The Trump administration is like a cross between the declining Roman Empire and a reality show that has gone wrong
The Trump White House is becoming even a parody of itself. A former general, John Kelly, who spent 45 years in the Marines has been appointed chief of staff to replace Reince Priebus. The first act of Kelly was to sack the newly appointed head of communications, Anthony Scaramucci. While it's tempting to just laugh at all this, it's a reflection of some more serious and intractable issues.
Trump's supposed skills as a businessman/entrepreneur do not extend to having the most basic abilities. The West Wing is like a cross between the court in the declining Roman Empire and a reality show which has gone wrong. All the stories suggest intrigue and backstabbing, not least from Trumps own family. The news that Scaramucci was escorted from the White House reads like a scene from a bank during the crash of 2008.
Unfortunately, the trials and tribulations of this particularly unpleasant group of people are not without cost to the rest of us. While they play out their grotesque rivalries, they are imposing policy which is making the situation of ordinary working people more difficult and dangerous.
Despite their failure on repealing Obama care they have tried repeatedly to force higher health insurance premiums for millions, while taking away healthcare altogether for others. They continue to scapegoat migrants and Muslims. In the last week alone they have imposed sanctions on Iran and Venezuela, in the arrogant assumption that the U.S. can police the world. And tensions are escalating with North Korea.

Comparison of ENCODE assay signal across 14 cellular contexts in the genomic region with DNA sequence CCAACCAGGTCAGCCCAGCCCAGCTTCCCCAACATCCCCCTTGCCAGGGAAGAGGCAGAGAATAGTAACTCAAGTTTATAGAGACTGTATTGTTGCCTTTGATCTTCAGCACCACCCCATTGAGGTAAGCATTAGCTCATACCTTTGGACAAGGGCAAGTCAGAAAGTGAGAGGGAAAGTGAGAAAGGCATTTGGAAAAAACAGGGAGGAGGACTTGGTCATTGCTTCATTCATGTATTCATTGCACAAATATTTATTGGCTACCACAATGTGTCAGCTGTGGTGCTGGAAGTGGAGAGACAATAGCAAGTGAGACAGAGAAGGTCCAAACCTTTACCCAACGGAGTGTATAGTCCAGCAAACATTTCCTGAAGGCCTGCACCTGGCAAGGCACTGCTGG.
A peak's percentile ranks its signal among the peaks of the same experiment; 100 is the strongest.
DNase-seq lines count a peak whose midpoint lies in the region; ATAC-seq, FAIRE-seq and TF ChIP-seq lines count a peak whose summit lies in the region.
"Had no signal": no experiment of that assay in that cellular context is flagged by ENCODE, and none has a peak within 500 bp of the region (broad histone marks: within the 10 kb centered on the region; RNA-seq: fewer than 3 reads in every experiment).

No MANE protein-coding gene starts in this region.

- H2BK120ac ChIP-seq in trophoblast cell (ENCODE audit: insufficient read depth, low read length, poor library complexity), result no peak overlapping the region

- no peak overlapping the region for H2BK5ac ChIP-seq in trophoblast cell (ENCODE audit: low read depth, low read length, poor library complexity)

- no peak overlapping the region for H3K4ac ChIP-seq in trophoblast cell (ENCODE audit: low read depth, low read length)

We are meant to feel assured that a former general now runs the White House. As always, the military are seen as the best solution when things go bad in the U.S. and Trumps knee-jerk response is to send for the Marines. But Kelly will need more than a bit of military discipline to sort this lot out - assuming of course that he has any more idea than them what to do. Certainly, the U.S. record of invading and occupying countries in the past few decades would suggest not.
Trump's presidency symbolises an America in decline. His solutions to that decline - protectionism and narrow nationalism, and promises to make America great again - had some appeal to some sections of society, especially those who have lost jobs over the past 20 years. But none of the slogans will reverse the policies. The old rust belt industries aren't coming back to Ohio and Pennsylvania. Competition with China, already decisive economically, is also increasingly taking a military form. If those closest to Trump are fiddling while Washington burns, they are doing so because the problems of the world's largest empire are insoluble within the bounds of capitalism and imperialism.
Why we can't be left to the mercy of the market